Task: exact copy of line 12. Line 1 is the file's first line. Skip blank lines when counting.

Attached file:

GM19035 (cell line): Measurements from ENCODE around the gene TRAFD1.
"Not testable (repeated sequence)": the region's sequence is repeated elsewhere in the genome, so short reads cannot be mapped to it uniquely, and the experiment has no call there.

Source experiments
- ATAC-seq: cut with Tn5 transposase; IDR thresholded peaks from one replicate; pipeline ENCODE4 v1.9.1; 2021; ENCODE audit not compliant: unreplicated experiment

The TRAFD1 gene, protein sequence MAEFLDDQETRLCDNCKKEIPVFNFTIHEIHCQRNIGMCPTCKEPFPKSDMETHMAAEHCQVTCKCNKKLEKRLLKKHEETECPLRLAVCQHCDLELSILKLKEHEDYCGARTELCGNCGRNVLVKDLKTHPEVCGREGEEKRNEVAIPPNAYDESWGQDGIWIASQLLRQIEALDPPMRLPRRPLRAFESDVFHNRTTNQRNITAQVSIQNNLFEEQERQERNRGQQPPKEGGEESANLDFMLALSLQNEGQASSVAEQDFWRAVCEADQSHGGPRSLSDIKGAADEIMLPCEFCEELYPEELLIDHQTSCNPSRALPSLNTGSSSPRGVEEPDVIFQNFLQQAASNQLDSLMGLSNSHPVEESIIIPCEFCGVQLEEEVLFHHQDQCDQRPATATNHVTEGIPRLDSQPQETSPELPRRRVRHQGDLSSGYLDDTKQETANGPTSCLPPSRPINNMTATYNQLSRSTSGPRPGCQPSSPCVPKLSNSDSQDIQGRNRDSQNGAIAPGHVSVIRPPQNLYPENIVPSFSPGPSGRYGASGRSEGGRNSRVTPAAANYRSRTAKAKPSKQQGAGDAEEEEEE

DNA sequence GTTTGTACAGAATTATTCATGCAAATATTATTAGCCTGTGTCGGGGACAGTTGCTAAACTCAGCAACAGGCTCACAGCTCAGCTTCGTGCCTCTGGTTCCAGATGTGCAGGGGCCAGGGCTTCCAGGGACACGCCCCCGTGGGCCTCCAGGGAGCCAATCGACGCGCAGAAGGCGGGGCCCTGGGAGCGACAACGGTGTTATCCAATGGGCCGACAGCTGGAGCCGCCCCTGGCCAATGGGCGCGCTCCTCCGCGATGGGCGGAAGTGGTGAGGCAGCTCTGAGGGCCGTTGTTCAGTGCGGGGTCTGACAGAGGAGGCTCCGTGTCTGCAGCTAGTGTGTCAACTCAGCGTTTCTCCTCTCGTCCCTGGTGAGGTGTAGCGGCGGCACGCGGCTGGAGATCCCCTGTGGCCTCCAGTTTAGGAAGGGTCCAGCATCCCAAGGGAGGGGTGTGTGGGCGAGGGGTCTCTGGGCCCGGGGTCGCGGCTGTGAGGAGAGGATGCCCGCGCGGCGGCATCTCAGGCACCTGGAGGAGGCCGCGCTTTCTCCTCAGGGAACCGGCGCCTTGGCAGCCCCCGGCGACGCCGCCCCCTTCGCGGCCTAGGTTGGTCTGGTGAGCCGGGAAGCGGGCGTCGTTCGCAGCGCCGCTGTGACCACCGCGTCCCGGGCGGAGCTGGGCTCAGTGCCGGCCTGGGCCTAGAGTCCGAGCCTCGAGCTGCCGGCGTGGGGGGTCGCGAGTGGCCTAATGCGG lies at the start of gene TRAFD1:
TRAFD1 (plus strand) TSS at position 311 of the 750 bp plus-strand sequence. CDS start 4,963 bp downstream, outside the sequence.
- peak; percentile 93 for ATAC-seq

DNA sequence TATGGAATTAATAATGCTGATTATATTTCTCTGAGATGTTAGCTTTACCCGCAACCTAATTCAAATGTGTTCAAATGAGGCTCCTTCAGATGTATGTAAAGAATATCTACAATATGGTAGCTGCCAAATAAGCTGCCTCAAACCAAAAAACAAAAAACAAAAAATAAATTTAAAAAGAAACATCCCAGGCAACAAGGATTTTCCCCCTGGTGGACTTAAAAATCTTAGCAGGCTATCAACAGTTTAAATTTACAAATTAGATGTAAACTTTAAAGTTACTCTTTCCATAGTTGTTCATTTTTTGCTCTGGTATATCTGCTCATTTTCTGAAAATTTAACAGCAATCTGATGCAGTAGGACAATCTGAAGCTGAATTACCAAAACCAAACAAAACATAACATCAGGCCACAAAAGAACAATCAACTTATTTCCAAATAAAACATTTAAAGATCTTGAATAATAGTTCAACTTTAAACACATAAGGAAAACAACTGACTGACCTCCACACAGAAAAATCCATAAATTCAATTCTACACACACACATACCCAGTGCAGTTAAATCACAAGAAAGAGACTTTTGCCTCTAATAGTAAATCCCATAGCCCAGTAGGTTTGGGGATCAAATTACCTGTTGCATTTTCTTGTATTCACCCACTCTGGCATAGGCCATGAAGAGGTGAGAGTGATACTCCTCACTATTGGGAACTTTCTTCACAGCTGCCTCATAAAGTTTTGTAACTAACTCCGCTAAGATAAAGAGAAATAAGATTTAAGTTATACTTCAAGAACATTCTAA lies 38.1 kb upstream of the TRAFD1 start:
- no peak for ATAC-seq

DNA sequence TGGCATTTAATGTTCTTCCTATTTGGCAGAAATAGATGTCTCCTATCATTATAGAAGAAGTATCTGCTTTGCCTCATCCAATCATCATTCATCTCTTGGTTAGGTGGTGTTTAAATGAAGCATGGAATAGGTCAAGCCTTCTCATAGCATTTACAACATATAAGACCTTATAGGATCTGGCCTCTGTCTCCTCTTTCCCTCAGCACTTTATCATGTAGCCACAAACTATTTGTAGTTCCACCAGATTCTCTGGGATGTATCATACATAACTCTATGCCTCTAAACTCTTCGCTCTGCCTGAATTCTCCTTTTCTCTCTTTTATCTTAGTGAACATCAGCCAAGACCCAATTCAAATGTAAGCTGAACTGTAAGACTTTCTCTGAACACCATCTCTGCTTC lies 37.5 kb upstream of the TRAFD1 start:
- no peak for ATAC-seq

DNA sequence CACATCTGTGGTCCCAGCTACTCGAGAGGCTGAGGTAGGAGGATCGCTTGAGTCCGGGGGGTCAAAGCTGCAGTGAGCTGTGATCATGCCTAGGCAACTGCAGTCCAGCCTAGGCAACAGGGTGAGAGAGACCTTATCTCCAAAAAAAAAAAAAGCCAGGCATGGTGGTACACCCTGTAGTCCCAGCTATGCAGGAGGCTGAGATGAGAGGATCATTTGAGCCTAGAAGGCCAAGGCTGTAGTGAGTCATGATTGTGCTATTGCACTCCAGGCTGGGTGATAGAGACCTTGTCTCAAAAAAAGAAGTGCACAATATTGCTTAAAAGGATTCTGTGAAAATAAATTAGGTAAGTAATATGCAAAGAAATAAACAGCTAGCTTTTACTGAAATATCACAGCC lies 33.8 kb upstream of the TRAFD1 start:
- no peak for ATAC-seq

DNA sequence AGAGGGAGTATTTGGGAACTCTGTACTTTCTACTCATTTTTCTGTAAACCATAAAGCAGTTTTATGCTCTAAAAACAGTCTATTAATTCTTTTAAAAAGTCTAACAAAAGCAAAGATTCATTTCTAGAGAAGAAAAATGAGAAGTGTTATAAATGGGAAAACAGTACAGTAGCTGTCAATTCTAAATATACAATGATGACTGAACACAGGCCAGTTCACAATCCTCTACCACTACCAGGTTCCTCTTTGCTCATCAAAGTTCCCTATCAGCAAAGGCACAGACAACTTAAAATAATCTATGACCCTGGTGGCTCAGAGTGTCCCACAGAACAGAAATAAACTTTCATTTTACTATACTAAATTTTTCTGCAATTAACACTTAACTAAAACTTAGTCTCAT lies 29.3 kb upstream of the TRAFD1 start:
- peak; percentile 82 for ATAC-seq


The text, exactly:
- no peak for ATAC-seq